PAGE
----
Having had a defeat in Part 1 followed by a win in Part 2, I was now primed and ready to go to Part 3, the final round. As this is my main system which I use daily, I was not about to repeat what happened to me in Part 1. To avoid this I decided I would build the new system in a new case with a new power supply, and set it up using a spare SSD so that I could have everything running and tested before porting over the video card and the balance of the drives. To set the stage, the main trust of the hardware was the new Gigabyte Z87X-UD5H and the Intel Core I7-4770. To create a completely separate system, I added the Fractal Design R4-Window version, an Intel 520 240 gig SSD which I had on my shelf. To complete the build I also added a new Seasonic Platinum Series 660 watt power supply.
Gigabyte Z87X-US5H. This is a mid/high end board with 2 Intel NICS (not a good thing), 10 USB 3 ports, and 6 Intel Sata ports.
If you look up monstrous in the dictionary you will see a picture of this guy. The Cooler Master S524. It looks even bigger in person than it does in the pictures. It is a phenomenal piece of hardware that is reasonably priced and the installation is a piece of cake especially when compared to that XigmaTec which qualifies as the worst cooler I have used to date (see part 1). What I really like about it is the fact that you can just bolt on a 140mm fan and unlike most other coolers, it allows for clearance of many memory sticks that have tall heat sinks.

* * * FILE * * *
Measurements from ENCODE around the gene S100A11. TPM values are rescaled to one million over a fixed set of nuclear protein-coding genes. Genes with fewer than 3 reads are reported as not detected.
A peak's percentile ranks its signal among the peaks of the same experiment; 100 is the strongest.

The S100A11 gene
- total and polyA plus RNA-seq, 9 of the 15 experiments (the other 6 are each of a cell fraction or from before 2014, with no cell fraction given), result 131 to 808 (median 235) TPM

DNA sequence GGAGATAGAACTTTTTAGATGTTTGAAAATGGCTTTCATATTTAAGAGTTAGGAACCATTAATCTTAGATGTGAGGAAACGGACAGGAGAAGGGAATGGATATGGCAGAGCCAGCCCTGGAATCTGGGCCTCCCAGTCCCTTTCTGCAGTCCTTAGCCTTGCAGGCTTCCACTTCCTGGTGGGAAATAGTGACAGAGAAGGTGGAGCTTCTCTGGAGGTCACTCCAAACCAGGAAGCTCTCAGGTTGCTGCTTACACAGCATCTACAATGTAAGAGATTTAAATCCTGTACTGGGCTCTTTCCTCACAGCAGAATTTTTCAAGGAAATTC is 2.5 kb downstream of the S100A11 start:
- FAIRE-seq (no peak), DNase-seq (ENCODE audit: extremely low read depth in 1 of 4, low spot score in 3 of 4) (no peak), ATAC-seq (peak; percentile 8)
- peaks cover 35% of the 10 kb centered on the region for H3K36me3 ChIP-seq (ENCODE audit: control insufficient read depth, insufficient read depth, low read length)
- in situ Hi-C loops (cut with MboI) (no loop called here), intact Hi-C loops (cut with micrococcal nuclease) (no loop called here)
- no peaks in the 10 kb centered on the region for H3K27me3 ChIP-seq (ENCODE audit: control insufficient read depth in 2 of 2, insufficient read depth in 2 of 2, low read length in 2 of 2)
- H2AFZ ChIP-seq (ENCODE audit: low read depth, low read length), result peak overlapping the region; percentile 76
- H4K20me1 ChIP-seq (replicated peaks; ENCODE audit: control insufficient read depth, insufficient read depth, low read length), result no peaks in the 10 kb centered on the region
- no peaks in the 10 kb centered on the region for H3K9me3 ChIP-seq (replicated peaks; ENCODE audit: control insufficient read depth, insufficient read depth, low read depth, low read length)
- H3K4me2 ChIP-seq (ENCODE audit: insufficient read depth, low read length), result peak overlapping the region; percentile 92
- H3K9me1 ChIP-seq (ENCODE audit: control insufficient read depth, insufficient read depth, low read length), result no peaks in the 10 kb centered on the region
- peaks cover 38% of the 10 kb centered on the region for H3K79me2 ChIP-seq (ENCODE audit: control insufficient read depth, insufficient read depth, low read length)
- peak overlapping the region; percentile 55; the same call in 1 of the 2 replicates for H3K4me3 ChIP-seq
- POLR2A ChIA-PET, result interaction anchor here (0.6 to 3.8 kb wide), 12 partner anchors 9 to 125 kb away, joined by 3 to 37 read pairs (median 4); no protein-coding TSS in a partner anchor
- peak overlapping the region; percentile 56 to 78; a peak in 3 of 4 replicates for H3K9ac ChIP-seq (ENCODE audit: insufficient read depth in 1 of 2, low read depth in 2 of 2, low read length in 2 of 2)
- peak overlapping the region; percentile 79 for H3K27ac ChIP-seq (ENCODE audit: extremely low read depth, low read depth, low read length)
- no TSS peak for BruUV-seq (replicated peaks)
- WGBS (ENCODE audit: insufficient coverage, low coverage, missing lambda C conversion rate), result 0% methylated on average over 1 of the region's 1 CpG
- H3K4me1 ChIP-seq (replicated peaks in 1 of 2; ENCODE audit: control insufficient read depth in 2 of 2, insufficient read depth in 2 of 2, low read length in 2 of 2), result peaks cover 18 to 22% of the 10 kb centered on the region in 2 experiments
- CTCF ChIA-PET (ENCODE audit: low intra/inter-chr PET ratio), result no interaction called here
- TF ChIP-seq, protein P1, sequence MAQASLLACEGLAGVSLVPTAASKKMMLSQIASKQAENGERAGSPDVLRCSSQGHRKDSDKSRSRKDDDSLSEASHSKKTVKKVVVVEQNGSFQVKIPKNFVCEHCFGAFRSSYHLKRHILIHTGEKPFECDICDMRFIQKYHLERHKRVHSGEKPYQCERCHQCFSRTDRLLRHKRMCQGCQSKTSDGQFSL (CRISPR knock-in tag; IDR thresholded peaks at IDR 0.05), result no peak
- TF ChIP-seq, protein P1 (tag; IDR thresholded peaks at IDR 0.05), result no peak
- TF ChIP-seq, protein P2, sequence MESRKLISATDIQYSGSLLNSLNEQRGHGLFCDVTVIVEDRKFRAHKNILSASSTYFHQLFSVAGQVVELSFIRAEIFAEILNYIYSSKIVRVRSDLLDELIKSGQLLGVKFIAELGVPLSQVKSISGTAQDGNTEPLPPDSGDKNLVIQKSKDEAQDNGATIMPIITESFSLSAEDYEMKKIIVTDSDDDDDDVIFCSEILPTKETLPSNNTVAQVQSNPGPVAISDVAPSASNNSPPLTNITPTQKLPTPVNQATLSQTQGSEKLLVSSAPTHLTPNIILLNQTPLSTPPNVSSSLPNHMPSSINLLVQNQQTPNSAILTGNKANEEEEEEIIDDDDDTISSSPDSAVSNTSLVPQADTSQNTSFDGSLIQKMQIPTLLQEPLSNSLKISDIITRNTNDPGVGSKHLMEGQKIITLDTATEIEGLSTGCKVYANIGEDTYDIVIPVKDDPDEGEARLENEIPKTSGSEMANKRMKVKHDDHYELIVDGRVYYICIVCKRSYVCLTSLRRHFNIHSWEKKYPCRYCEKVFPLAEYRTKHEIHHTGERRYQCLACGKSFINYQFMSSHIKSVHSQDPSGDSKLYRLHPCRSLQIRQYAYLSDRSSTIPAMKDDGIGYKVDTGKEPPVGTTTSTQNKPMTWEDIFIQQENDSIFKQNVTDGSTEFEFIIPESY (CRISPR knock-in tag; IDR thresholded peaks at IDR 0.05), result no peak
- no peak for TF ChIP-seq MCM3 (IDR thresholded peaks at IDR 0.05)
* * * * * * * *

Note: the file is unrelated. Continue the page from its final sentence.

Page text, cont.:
The Power Supply
As a Cooler Master fan boy, I have mainly used CM power supplies in all my builds. As I wanted to eliminate variables from Part 1, I opted to use the new Seasonic Platinum Series supply. As you can see from the pictures, this is an awesome supply with allot of attention to detail when it comes to cables as well as the overall construction. Going forward, I will add this to my preferred list of power supplies right next to the Cooler Master supplies.